Always nice to get a positive review for one of my books and even better when it comes from another 'ex-pat' Burtonian! Carol post...
Friday, 15 November 2013
By the authority vested in me...Part 1
Around this time of year you will find that you're inundated with well-meaning advice from journalists and 'experts' about what to buy for Christmas...I thought that I might as well get in on the act!
If you are currently wondering what to get for the man in your life, for Christmas, birthday or any other significant occasion, then I'll let you in to a little secret. For a start off, you can forget all of your power tools. You can certainly forget them as far as I'm concerned. I have spent a good deal of my existence getting rid of tools, power-driven or otherwise, in the certain knowledge that I'm a lot safer without access to these. You see, if I have tools in my possession, then it's only a matter of time before I persuade myself, or someone persuades me (more likely) that "it's only a simple job, I'm sure you could manage it". If you don't have the necessary tools in the first place, then you can't do it and, hopefully, the evil moment will pass. Otherwise, you can finish up in the same position as someone I know who, during various spells of unemployment, has systematically demolished his own house from the inside.
Anyway, back to my original point. Forget power tools, forget also 'smellies'. We don't mind these but the problem is that we never wind up with a set of complementary products. We may start with such a set, of course, perhaps bought by some generous aunt or sister, but, in due course, various elements will run out whilst other, less useful, elements linger like a constant rebuke. Face Scrub, for instance, may prove to be surprisingly long-lasting, whereas anti-perspirant or shower gel will vanish like butter in the sun. The end result is that these are then replaced by various ad-hoc presents during the year which will, inevitably, be of an entirely different fragrance. This means that the average man, if he wears anything at all, is likely to be the olfactory equivalent of a contemporary jazz ensemble, with each player adding an entirely different tune.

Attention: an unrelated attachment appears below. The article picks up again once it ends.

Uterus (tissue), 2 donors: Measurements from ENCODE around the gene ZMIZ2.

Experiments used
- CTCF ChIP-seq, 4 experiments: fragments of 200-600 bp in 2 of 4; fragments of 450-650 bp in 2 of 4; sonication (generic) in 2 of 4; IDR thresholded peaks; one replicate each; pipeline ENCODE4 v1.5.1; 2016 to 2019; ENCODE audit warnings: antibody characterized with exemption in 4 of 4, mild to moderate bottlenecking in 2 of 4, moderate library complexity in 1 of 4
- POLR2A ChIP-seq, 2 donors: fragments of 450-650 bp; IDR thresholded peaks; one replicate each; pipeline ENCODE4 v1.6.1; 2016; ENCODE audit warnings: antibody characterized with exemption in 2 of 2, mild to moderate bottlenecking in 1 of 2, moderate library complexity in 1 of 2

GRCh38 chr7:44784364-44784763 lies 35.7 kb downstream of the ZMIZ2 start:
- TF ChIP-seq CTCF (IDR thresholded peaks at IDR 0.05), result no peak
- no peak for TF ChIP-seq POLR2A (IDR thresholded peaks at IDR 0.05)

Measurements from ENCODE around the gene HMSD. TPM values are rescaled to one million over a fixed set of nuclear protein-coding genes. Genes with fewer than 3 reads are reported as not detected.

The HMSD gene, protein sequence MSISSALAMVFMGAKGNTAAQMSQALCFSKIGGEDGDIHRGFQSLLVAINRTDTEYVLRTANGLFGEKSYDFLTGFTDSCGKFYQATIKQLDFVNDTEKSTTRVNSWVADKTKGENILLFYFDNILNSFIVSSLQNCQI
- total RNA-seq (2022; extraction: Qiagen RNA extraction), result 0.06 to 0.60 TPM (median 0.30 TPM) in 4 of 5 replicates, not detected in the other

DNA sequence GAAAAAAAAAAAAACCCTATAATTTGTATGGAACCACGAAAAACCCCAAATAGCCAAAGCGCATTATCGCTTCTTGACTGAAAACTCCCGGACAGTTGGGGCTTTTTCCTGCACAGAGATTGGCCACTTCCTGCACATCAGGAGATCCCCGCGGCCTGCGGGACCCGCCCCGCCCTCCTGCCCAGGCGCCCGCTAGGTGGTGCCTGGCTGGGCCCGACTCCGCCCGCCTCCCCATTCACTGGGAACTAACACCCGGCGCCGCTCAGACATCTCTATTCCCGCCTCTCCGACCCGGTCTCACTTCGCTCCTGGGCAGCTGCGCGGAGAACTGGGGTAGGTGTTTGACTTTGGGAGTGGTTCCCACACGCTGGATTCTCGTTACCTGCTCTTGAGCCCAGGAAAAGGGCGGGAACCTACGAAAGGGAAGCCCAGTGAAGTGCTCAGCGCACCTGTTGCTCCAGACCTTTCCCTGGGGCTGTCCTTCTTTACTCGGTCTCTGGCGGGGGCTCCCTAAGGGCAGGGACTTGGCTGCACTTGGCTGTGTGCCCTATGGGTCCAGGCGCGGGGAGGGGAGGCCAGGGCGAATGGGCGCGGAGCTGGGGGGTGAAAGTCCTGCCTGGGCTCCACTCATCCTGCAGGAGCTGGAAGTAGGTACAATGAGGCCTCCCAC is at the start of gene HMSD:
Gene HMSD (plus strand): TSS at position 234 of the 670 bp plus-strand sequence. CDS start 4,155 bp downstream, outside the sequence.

So, we've established what not to get? Well, almost. Clothes are also a no-no, because we will be inclined to wear them. Even after the first trial session, when you realise with a sinking heart that you have bought something for the shape that you would like him to have, not the shape he actually has. No amount of "I could change it if you don't like it" will make any difference. In fact, the likelihood of the man in your life holding on to it grimly and insisting that he absolutely loves it will be in direct inverse proportion to how unsuitable you now think it is. Thus, that skin-tight pullover that you now realise makes him look ten months pregnant, will be the best thing you've ever bought him because, when he looks in the mirror, he sees the shape that he thinks he has and that you remembered when you bought it. The impact of fish and chips, pints of beer and zero exercise is entirely and wondrously discounted by the magical stretching abilities of modern fabrics.
Just whilst we're on this topic, why do some women of a certain weight insist on wearing clothes that are bound to emphasise the avoirdupois? Amazingly, skin-tight leggings do not have a slimming effect and neither do horizontal stripes, crop-tops or min-skirts. I'm not saying 'wear a sack and have done with it'. It's perfectly possible to be a little short for your weight and still look elegant and attractive. I accept that, according to my weight, I should be 7' 2", mind you, I'm neither elegant nor attractive.